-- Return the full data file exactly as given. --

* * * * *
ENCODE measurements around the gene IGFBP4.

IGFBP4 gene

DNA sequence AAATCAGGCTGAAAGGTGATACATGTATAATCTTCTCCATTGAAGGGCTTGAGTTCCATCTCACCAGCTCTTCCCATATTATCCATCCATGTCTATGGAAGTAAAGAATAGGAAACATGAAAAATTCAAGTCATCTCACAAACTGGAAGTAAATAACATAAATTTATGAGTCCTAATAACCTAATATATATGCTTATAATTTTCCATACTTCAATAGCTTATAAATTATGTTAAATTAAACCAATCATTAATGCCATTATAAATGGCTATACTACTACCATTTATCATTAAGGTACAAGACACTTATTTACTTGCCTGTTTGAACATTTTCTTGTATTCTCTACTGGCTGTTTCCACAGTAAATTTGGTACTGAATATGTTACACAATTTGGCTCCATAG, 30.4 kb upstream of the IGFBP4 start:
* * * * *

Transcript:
ENCODE measurements around the gene IGFBP4.

IGFBP4 gene

DNA sequence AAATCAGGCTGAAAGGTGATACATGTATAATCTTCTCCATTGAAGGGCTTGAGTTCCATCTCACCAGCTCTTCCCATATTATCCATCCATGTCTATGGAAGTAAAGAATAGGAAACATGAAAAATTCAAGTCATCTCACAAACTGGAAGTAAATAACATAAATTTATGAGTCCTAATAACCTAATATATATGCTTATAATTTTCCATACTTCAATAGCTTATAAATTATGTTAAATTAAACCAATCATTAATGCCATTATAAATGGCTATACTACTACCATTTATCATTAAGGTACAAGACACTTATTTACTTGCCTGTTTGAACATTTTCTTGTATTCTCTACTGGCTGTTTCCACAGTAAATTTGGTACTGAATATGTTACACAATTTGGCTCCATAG, 30.4 kb upstream of the IGFBP4 start: